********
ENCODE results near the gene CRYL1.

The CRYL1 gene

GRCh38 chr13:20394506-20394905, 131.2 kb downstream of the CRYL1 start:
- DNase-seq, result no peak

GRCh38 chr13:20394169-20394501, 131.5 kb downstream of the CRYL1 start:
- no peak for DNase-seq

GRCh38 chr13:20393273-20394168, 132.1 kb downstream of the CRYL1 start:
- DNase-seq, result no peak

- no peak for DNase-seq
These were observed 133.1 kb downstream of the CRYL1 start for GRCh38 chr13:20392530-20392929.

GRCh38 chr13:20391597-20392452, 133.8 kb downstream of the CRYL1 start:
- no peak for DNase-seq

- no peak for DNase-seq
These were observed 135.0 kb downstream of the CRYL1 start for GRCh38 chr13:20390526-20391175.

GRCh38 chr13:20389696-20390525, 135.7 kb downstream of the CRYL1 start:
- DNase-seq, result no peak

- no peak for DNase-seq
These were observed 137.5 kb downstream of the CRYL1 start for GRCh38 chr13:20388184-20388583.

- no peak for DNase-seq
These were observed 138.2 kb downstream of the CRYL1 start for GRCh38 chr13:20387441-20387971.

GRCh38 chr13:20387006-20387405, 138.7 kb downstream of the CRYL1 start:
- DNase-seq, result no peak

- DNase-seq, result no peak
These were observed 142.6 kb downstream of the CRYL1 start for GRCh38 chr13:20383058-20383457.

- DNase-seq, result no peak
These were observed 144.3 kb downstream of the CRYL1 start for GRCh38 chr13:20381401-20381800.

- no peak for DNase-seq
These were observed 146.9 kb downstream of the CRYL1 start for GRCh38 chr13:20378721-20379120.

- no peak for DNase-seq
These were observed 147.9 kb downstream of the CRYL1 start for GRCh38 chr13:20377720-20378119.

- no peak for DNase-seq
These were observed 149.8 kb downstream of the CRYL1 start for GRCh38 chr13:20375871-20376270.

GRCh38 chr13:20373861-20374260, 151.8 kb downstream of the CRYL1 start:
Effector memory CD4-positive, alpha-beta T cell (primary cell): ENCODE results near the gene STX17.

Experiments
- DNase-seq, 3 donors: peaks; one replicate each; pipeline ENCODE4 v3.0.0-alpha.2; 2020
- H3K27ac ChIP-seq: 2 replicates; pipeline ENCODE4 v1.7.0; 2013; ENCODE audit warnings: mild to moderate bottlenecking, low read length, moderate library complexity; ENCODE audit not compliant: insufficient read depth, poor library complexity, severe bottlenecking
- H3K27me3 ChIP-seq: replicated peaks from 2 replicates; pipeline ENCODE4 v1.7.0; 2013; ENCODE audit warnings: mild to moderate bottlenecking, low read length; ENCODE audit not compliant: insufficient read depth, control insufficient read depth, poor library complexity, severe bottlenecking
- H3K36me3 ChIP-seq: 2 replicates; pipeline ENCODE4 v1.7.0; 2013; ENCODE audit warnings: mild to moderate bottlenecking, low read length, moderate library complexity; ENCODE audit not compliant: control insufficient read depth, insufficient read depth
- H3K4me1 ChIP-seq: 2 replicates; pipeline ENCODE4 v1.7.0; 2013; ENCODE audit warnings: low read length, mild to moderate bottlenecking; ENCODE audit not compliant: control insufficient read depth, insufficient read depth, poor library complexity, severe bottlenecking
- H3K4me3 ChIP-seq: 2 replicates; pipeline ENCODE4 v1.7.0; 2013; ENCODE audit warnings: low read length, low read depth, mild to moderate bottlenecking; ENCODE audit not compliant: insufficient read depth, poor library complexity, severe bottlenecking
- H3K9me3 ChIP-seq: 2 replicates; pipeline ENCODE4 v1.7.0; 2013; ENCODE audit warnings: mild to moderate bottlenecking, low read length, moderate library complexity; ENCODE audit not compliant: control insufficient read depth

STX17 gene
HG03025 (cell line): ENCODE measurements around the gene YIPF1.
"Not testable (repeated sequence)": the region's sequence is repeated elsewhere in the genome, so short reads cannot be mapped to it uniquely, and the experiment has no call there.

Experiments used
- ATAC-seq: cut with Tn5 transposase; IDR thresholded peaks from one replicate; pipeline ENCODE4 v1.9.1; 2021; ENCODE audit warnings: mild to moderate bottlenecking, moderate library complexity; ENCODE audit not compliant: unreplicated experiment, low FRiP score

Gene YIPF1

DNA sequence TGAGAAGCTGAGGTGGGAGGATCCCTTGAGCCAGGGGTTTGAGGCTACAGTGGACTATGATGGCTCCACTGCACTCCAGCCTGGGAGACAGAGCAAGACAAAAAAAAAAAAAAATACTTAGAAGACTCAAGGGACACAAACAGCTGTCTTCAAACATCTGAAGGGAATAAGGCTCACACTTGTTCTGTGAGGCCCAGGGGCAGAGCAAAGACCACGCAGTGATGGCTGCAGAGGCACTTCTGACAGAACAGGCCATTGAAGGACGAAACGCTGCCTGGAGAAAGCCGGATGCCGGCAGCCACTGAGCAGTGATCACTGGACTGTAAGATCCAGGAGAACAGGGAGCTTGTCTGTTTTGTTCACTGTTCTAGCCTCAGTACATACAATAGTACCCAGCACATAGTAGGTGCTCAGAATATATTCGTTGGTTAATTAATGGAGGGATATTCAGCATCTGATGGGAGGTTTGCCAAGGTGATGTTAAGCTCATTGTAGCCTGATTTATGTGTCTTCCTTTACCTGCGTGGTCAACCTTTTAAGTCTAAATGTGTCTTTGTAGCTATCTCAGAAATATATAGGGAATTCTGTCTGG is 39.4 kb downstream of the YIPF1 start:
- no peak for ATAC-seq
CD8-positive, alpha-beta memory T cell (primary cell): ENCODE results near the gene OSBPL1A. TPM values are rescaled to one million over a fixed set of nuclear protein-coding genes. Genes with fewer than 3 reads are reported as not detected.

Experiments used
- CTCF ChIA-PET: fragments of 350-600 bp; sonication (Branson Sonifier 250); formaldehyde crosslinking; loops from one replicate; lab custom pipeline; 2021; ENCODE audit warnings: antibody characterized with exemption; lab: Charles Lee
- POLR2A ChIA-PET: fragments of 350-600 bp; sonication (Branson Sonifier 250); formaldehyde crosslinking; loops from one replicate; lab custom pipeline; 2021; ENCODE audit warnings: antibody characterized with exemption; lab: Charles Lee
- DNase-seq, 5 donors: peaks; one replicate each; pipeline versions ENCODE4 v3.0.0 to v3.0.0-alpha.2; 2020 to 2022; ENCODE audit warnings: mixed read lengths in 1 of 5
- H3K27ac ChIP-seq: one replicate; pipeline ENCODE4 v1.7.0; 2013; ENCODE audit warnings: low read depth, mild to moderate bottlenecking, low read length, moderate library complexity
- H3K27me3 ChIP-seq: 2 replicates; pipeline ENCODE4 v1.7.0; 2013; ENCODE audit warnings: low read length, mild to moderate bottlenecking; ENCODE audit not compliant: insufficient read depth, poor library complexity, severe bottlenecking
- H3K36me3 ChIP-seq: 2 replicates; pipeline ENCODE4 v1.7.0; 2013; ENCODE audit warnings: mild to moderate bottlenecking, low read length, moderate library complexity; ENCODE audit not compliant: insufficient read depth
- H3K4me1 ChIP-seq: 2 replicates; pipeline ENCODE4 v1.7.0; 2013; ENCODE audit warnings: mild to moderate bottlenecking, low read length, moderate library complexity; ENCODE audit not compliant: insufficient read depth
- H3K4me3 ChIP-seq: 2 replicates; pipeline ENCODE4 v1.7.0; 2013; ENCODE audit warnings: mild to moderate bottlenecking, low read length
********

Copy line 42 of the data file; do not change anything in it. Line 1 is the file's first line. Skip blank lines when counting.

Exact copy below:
- H3K9me3 ChIP-seq: 2 replicates; pipeline ENCODE4 v1.7.0; 2013; ENCODE audit warnings: mild to moderate bottlenecking, low read length, moderate library complexity; ENCODE audit not compliant: control insufficient read depth